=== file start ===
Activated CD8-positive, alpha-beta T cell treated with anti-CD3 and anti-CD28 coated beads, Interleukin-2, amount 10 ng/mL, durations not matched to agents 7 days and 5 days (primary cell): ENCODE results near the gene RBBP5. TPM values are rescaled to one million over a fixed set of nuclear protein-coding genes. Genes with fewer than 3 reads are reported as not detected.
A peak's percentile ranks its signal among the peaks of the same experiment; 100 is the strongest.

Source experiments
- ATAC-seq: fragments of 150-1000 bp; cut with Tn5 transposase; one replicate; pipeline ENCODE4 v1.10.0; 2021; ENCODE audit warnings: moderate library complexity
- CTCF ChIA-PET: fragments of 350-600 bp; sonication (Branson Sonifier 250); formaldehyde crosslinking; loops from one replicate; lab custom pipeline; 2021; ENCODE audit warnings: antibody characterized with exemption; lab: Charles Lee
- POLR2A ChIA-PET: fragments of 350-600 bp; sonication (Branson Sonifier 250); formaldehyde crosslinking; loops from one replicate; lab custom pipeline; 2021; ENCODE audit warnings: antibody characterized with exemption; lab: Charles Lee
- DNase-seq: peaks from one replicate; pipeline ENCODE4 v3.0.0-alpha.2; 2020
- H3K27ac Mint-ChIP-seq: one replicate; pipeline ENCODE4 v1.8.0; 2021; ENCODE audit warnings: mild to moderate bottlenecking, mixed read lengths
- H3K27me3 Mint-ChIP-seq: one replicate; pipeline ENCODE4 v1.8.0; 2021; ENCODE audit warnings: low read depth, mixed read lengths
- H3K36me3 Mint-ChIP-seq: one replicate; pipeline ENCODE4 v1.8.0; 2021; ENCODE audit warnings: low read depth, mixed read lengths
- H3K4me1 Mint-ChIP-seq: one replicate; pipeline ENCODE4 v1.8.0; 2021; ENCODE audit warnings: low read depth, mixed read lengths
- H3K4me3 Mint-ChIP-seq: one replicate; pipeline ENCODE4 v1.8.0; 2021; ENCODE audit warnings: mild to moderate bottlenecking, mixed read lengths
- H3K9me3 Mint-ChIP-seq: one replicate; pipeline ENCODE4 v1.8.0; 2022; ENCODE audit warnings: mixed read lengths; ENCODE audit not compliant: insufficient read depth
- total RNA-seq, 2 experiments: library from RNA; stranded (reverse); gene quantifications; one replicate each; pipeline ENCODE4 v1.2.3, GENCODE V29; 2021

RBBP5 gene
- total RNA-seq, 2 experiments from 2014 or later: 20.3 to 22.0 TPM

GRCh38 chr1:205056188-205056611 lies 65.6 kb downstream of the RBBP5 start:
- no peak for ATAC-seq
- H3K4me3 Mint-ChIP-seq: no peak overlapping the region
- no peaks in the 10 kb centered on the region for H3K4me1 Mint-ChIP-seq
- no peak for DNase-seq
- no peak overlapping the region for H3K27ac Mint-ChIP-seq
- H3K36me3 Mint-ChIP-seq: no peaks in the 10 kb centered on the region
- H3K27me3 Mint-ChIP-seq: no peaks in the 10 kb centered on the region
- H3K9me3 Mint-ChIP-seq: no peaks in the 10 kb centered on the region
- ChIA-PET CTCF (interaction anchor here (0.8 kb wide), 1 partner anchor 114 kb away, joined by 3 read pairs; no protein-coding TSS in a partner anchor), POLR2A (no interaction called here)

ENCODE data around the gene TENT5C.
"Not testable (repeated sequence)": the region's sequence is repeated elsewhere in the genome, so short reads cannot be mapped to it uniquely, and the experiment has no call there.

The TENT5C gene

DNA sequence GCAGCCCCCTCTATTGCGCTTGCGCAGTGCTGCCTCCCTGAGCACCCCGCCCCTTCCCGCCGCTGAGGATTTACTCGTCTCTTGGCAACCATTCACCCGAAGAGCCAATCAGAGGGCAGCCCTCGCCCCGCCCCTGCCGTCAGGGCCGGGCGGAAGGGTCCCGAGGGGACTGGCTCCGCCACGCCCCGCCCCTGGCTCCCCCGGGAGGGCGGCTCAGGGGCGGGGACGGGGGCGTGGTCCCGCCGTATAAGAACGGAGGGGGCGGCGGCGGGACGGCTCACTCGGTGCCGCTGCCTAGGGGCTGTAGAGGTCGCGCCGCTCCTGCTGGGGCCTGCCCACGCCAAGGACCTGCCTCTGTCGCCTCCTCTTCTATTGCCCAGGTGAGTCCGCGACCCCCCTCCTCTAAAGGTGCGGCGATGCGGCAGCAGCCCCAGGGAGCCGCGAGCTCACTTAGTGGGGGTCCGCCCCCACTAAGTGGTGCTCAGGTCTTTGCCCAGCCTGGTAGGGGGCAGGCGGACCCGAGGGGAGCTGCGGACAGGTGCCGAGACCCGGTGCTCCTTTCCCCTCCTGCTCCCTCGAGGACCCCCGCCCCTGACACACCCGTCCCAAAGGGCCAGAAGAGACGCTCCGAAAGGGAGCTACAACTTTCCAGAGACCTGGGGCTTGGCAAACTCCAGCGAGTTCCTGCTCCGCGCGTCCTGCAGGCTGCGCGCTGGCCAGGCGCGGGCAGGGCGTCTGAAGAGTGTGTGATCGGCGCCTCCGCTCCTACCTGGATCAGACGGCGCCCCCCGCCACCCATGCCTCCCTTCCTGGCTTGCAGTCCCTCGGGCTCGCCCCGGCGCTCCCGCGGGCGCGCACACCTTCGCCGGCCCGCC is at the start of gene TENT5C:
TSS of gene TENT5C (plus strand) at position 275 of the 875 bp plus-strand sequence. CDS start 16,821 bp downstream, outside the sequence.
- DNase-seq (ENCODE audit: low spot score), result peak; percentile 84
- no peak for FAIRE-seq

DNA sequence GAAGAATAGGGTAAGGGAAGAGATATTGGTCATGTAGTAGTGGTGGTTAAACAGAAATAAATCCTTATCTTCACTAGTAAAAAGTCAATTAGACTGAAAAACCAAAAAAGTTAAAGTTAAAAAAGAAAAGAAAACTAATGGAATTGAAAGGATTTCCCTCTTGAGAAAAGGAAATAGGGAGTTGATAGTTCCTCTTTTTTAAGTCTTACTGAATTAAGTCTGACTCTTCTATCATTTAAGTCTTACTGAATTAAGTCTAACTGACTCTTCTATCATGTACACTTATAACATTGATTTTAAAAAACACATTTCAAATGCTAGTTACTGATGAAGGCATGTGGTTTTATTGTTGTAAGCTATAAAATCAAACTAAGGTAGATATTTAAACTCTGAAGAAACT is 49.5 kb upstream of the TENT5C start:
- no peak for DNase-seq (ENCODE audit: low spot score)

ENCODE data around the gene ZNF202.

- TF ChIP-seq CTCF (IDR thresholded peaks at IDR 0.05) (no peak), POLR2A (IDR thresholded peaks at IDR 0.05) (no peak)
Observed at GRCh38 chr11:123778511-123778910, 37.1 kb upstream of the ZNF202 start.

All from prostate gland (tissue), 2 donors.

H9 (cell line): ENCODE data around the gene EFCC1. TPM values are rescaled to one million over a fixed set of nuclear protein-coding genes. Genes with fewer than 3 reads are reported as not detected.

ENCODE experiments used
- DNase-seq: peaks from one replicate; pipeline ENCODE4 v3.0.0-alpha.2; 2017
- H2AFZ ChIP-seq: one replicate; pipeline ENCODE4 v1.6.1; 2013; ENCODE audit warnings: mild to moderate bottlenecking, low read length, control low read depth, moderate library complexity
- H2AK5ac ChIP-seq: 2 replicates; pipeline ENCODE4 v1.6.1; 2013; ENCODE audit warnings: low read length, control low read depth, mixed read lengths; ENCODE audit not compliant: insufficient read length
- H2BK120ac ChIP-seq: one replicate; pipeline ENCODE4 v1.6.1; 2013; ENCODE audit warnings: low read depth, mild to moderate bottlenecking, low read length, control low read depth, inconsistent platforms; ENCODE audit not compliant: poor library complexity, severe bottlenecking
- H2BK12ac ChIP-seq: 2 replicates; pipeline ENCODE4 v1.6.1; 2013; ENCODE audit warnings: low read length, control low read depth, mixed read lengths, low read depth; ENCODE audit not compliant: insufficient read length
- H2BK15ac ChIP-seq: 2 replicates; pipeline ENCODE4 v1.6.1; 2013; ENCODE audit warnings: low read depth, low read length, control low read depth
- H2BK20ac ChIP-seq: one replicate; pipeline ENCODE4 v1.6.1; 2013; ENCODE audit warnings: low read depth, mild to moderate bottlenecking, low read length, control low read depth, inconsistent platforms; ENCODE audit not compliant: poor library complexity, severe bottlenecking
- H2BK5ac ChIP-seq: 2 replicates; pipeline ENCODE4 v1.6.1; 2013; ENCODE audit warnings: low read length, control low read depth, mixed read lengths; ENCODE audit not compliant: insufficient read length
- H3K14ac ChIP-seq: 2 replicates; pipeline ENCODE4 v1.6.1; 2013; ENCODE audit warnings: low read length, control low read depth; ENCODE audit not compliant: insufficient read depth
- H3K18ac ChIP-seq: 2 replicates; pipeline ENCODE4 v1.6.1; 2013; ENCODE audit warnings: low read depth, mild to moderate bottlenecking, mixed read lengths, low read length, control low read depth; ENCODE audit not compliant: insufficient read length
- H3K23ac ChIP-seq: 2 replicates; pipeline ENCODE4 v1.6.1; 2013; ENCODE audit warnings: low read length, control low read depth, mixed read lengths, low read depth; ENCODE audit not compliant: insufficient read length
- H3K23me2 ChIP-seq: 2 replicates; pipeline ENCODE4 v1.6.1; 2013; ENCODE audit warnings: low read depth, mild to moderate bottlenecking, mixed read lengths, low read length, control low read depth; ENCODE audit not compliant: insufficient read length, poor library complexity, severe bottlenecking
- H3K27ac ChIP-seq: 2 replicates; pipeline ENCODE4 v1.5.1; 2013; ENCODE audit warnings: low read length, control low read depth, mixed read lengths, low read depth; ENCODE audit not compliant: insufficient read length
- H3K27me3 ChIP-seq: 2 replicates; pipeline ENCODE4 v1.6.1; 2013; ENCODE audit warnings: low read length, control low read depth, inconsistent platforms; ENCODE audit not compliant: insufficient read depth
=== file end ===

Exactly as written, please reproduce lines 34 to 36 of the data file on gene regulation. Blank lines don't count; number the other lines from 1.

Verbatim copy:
DNA sequence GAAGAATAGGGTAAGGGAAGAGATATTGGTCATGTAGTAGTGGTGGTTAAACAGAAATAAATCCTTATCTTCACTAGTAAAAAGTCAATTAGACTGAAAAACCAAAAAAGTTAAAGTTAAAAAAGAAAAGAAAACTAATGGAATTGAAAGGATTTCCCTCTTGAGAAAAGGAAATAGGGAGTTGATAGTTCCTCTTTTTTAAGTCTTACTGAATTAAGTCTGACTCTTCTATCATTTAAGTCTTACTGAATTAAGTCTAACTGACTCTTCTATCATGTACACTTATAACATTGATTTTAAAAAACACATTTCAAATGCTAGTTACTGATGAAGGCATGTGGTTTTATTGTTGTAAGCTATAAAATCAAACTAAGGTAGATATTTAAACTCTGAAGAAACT is 49.5 kb upstream of the TENT5C start:
- no peak for DNase-seq (ENCODE audit: low spot score)

ENCODE data around the gene ZNF202.